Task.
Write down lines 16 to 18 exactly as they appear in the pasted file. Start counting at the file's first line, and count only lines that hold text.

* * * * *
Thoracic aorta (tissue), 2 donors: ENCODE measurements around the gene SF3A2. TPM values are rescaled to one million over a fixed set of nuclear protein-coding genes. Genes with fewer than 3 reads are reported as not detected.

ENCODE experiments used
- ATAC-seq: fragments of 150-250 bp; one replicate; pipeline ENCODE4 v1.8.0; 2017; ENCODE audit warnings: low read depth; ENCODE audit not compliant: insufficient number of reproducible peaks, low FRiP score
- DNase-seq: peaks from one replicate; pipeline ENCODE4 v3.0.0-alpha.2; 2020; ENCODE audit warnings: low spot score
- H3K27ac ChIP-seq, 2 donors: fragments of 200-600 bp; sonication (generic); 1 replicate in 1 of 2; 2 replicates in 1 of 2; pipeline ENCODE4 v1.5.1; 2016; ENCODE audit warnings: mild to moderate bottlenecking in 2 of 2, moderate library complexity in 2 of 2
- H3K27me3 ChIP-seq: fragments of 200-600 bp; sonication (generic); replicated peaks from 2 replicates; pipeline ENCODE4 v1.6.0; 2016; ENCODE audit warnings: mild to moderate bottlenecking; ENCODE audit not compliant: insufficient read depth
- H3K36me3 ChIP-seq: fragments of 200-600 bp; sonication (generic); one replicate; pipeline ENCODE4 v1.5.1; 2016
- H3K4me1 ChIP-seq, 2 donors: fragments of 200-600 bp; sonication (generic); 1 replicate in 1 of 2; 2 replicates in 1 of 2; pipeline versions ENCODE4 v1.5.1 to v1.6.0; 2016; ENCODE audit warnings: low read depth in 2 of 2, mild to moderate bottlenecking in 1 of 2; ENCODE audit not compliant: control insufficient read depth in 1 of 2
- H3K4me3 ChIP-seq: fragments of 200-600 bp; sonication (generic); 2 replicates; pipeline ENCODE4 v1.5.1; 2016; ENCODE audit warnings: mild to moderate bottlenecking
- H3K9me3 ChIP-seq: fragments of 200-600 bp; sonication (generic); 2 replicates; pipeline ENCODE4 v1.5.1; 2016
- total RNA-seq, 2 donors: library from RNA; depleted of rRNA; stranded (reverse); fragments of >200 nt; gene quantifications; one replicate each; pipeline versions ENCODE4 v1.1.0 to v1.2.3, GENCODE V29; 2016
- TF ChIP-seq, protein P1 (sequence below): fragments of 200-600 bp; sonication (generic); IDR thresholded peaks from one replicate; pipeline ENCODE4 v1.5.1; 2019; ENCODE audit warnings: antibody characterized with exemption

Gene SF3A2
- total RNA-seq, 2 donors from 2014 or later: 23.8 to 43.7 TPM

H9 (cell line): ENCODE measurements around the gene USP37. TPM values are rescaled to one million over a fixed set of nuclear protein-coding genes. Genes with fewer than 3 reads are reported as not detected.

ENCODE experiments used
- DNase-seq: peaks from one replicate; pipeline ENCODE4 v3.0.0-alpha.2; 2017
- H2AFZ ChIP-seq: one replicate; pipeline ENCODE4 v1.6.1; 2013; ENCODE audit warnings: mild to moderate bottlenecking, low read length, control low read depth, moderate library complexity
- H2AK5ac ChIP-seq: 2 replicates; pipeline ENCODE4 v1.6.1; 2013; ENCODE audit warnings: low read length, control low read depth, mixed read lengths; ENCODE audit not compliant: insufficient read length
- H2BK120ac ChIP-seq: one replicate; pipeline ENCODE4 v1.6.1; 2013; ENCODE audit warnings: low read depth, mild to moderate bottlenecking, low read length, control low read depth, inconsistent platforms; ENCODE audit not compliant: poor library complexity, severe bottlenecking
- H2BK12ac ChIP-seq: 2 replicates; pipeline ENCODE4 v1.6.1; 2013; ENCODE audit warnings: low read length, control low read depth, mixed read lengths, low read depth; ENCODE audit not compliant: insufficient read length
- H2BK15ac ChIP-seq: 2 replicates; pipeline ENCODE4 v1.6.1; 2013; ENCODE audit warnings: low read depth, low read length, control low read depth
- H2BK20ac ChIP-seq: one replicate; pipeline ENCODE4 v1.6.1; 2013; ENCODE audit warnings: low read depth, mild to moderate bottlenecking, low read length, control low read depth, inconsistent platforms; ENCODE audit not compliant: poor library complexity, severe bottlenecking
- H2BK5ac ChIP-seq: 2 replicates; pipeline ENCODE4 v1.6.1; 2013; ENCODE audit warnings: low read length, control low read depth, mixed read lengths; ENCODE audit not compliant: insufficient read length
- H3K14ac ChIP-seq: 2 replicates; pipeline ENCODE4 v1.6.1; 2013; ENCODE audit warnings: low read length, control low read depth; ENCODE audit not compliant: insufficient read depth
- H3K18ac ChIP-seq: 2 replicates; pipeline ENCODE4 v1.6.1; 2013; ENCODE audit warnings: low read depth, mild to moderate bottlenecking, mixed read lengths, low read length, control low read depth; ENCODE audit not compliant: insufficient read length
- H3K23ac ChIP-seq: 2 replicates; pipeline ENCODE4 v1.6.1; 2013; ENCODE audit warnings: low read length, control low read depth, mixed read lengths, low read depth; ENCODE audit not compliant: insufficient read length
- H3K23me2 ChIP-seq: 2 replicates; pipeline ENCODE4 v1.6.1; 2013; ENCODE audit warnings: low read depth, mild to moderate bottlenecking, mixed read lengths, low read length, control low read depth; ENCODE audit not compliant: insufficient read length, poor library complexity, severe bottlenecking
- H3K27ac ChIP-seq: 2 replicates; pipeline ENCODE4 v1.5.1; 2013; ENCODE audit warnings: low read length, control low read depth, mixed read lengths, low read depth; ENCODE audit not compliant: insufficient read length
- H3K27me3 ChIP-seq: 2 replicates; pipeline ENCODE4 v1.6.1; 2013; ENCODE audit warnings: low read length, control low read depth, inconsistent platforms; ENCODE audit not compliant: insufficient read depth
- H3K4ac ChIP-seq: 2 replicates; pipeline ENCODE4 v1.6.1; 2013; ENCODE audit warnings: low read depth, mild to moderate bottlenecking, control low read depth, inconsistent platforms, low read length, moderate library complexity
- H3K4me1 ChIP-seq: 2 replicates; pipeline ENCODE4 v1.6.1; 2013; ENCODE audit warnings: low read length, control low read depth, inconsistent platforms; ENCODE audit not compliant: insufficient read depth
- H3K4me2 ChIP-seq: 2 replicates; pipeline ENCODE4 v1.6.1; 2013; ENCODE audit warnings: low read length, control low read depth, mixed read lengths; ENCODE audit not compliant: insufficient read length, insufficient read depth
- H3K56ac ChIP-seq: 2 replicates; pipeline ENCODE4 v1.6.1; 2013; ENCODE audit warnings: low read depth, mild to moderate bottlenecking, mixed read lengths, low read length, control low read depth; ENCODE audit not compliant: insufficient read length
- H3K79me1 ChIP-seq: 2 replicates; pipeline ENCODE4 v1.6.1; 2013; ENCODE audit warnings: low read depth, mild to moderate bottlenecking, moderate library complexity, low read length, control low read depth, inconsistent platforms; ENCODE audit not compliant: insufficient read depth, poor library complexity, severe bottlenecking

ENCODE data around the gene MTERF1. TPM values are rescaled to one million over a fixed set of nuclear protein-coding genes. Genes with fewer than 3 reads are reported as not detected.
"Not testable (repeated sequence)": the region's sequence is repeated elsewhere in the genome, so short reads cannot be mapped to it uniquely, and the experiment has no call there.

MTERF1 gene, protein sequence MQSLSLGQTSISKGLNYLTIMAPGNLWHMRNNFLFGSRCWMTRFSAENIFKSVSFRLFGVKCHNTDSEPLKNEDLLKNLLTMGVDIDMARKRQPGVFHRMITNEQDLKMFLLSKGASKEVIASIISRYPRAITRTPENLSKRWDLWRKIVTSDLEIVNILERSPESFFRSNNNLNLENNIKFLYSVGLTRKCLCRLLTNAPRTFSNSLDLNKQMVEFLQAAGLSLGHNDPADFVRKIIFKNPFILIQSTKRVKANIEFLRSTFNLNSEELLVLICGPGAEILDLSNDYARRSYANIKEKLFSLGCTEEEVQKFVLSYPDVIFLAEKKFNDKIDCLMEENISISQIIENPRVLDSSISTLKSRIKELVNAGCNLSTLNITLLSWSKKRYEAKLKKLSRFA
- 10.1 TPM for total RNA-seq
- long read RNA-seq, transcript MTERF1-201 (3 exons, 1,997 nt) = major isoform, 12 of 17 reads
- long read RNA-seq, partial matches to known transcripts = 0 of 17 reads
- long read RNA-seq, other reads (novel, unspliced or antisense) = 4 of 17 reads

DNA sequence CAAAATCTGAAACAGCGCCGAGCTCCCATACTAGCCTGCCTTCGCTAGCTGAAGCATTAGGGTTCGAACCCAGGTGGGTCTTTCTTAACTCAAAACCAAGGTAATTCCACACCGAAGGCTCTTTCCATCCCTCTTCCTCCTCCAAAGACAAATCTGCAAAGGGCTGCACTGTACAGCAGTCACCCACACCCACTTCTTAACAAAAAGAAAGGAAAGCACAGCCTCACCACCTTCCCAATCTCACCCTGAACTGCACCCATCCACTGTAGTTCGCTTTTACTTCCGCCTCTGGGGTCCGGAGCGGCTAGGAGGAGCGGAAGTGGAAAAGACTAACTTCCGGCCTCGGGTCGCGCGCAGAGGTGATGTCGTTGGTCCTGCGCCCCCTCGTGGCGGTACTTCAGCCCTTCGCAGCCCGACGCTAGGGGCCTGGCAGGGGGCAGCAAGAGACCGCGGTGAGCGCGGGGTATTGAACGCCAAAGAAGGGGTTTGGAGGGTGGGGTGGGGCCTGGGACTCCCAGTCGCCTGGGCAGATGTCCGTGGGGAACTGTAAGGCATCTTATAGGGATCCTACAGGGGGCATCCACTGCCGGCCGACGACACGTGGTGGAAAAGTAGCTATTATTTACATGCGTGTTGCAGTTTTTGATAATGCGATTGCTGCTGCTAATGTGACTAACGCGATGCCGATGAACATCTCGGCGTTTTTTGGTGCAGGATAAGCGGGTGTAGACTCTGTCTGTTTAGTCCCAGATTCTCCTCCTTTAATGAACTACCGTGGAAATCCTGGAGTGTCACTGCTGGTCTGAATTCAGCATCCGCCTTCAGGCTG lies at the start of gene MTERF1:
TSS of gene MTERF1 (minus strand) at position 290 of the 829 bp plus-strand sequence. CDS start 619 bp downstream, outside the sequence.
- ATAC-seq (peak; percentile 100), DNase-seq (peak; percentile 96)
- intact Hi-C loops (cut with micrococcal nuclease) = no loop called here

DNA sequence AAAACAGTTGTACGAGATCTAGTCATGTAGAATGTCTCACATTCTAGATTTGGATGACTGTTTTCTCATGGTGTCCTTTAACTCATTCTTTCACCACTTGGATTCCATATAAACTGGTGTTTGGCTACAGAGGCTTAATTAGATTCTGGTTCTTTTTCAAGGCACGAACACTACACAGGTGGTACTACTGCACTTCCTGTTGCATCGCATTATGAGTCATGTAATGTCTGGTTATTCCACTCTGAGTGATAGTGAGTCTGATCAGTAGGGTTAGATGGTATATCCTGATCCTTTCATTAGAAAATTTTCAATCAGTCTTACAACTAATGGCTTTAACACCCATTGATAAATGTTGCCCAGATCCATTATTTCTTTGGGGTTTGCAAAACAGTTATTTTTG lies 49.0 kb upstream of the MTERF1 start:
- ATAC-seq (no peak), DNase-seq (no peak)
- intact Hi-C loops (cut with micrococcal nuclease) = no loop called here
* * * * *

ENCODE experiments used
- DNase-seq: peaks from one replicate; pipeline ENCODE4 v3.0.0-alpha.2; 2017
- H2AFZ ChIP-seq: one replicate; pipeline ENCODE4 v1.6.1; 2013; ENCODE audit warnings: mild to moderate bottlenecking, low read length, control low read depth, moderate library complexity